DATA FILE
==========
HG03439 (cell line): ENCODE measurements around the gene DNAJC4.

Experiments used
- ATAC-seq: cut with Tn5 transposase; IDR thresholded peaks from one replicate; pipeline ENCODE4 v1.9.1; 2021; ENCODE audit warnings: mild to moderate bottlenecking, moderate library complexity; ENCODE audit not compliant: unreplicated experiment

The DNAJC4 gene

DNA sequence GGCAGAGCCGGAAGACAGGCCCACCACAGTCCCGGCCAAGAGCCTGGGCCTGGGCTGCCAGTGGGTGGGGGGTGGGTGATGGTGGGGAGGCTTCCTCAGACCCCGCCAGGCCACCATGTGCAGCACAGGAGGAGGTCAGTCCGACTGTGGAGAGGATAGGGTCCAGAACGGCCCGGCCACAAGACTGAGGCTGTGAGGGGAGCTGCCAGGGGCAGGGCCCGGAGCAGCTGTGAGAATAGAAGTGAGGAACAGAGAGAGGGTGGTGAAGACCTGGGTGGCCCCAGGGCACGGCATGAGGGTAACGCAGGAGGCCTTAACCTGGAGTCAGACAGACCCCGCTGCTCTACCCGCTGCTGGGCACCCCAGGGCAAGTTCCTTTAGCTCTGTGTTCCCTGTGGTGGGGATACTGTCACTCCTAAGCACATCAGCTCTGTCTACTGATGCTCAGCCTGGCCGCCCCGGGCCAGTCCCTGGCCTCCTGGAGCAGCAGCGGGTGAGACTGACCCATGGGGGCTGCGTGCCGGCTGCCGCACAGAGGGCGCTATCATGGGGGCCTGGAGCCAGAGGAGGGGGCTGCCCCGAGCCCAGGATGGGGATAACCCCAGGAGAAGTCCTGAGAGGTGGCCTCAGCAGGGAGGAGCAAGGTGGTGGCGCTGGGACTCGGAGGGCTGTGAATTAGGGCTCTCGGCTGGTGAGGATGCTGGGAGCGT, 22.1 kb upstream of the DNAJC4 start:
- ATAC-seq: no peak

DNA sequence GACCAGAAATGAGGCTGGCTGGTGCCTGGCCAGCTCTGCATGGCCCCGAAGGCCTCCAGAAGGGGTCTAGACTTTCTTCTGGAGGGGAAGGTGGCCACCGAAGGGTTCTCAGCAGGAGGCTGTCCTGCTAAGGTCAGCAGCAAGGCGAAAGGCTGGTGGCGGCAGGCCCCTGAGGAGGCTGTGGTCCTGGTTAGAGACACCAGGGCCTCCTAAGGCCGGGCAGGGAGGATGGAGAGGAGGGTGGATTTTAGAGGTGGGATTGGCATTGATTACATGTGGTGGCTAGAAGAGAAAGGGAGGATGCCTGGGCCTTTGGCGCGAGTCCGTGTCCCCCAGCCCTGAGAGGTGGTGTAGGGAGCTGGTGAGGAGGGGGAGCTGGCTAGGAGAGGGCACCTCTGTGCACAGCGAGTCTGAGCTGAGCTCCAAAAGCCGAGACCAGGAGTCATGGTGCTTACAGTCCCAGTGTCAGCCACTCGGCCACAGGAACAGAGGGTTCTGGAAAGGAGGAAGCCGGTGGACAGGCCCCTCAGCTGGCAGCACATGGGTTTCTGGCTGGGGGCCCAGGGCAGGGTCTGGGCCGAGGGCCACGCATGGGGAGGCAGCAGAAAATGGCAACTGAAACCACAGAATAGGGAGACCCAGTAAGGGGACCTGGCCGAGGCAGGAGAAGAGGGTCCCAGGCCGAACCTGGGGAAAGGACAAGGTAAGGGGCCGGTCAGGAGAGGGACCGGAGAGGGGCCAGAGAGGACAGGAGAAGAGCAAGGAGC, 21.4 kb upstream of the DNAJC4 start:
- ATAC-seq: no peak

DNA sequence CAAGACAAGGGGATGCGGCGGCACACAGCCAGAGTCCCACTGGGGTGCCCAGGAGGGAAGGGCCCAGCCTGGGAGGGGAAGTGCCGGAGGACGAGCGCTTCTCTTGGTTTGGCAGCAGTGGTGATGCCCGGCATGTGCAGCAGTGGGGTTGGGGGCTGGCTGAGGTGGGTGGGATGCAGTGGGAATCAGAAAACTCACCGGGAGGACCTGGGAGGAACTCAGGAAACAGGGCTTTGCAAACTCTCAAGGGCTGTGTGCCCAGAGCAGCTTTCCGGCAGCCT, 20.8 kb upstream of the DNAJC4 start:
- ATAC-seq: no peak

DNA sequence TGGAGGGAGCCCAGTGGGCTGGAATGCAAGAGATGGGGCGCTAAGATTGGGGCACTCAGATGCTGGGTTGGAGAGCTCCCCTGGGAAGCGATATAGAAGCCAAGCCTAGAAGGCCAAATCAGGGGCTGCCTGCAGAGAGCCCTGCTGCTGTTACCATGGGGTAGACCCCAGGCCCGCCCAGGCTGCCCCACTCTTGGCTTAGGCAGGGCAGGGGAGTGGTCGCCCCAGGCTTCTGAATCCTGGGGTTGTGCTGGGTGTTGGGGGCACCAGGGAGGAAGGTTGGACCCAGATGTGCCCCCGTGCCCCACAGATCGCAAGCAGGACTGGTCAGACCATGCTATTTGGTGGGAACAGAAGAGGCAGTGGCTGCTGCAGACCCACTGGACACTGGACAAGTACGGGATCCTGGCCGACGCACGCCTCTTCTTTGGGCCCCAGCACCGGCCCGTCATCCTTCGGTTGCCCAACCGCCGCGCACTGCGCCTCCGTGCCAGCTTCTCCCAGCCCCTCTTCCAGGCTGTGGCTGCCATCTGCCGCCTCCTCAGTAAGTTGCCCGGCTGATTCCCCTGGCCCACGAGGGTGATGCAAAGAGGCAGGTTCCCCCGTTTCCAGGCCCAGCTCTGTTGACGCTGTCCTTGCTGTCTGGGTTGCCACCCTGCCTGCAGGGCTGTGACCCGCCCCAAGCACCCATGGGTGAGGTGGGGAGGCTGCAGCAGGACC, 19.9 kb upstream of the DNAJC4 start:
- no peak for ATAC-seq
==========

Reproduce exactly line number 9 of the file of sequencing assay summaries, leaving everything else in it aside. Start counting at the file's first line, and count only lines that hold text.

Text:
DNA sequence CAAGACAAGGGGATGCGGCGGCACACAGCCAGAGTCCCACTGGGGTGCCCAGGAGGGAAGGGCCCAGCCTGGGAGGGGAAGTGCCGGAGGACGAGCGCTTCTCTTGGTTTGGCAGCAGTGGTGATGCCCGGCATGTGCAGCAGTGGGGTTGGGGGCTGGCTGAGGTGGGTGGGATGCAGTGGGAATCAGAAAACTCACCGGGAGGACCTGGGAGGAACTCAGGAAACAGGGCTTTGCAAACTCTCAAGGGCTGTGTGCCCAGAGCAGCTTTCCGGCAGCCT, 20.8 kb upstream of the DNAJC4 start: